His appointments could shape US politics for a generationby James D Zirin / November 11, 2016 / Leave a comment
As an American lawyer, my immediate reaction to Donald Trump’s stunning upset victory was not to ask what this would mean for our relationship with Vladimir Putin, or whether the US will withdraw from NATO, tear up trade treaties or even build a wall across our border with Mexico. I thought of the Scalia seat on the United States Supreme Court.
Justice Antonin Scalia died unexpectedly in February this year and the Republican-dominated Senate refused to consider Obama’s nominee, Merrick Garland. The seat has been empty since then. The justices of the Court have great power but are not disinterested umpires; increasingly, when it comes to hot-button issues, they are voting along partisan lines. Currently there are four conservatives and four liberals. But with one empty seat and two elderly liberal justices, Trump’s appointments may shape US politics for a generation.
In accepting Trump’s offer to be his running mate last July, Vice-President elect Mike Pence said: “And where Donald Trump will appoint justices like the late Antonin Scalia, who will uphold our Constitution, Hillary Clinton will appoint Supreme Court justices who will legislate from the bench, abandon the sanctity of life, and rewrite our Second Amendment.”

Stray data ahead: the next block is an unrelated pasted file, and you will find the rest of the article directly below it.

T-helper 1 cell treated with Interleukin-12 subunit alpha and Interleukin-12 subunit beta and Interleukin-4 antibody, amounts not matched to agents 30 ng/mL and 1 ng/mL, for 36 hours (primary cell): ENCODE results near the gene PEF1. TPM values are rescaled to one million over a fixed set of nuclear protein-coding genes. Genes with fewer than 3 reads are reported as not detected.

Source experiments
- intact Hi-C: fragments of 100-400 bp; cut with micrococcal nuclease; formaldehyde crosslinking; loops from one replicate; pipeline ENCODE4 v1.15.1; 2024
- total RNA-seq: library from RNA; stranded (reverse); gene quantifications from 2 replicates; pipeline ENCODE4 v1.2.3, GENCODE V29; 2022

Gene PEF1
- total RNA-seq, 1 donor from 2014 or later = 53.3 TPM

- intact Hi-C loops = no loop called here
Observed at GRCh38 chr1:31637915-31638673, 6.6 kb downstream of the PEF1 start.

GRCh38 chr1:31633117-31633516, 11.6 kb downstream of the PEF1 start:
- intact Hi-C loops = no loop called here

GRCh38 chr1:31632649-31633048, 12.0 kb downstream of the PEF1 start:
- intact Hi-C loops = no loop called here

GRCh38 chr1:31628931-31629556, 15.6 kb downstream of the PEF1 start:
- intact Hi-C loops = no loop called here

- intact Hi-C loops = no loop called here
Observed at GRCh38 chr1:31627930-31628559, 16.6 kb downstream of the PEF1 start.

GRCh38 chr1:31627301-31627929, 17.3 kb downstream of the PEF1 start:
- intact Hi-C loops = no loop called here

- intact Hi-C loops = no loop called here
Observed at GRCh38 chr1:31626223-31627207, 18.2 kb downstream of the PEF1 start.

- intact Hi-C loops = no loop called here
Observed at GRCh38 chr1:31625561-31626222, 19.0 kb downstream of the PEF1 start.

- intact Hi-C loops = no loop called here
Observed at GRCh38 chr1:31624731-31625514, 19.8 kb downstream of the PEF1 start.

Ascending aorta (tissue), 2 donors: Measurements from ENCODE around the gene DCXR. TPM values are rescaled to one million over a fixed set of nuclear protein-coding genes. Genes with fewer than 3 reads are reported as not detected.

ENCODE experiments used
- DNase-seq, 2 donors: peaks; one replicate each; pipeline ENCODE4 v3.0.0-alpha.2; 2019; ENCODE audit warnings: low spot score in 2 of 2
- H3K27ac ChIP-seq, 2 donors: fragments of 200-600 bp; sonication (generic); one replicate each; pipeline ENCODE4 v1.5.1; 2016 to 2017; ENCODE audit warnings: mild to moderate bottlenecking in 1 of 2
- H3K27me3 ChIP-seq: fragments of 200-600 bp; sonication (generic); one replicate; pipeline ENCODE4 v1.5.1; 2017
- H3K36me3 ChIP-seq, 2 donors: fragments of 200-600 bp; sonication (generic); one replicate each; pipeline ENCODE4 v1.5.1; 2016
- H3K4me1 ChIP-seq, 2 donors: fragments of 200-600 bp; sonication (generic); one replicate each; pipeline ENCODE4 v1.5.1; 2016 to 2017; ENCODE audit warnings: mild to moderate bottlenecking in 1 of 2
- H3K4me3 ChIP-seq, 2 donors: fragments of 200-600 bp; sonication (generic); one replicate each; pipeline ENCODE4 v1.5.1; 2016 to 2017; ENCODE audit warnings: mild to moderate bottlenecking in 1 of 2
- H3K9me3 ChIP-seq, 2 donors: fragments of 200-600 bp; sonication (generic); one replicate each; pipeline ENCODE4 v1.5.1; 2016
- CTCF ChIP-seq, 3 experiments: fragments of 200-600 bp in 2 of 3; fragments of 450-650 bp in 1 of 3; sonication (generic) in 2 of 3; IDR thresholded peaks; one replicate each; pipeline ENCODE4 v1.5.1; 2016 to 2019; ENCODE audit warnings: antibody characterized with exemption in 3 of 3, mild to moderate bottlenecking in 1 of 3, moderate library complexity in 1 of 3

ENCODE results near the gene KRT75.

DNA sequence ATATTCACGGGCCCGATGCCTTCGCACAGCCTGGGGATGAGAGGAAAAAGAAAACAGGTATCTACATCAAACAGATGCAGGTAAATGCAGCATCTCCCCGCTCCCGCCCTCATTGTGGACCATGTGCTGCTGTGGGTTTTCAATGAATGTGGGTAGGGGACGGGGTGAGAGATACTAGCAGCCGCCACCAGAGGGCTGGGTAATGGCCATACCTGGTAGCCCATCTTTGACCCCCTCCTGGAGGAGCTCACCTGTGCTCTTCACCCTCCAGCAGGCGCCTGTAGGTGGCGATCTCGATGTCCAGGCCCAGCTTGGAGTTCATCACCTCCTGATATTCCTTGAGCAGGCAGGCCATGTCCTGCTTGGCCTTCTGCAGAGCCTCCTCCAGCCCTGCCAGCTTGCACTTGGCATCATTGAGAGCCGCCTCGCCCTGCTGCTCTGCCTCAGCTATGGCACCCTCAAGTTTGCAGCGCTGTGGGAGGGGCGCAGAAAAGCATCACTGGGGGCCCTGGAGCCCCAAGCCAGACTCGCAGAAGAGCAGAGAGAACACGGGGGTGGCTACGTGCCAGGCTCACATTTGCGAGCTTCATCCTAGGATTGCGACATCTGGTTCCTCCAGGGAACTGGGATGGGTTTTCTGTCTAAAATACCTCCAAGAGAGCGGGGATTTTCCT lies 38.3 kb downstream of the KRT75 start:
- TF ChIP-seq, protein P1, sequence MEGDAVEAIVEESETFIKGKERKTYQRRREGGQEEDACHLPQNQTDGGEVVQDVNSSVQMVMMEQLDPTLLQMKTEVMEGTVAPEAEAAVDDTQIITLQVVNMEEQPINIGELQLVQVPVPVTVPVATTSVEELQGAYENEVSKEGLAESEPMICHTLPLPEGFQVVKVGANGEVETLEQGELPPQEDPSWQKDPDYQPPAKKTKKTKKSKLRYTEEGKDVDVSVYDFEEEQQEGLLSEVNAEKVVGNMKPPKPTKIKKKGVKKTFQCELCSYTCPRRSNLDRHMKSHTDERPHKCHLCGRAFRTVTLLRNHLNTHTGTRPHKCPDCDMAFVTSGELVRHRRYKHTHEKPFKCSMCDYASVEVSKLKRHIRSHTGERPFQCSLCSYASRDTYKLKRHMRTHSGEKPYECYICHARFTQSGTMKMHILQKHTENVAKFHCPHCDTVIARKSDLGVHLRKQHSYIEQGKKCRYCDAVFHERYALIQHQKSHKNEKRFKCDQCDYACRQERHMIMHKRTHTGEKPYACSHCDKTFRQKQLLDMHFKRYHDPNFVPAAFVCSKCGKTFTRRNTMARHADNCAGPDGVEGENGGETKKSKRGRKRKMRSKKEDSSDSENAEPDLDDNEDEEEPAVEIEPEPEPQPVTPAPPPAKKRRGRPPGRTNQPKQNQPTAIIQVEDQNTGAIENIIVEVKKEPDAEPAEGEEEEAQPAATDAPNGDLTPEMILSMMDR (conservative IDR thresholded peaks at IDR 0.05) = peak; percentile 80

As Governor of Indiana, Pence was so enamored of Scalia, who died last February, that he re-named an interstate highway known as I-69, the “Antonin Scalia Throughway.”
Pence’s pledge, echoed repeatedly by Trump in the course of the campaign, was to fill Scalia’s seat with a rock-ribbed conservative who would, among other things, strike down the landmark decision that gave women abortion rights, Roe v Wade (Trump in the debates said his appointee would do so “automatically”), and resist any crackdown on private ownership of guns, even on sophisticated semi-automatic weapons such as the AR-15—the gun used in the San Bernardino terrorist attack. The Supreme Court in the Heller case, decided in 2008 when Scalia was active, held that the Second Amendment “right to keep and bear arms” clause provided an unfettered right to own a handgun in your home. As Scalia saw it, that’s what they did in 1791 when the Second Amendment was ratified.
As I have written in my new book, Supremely Partisan—How Raw Politics Tips the Scales in the United States Supreme Court, the Court became intensely politicised with the appointment…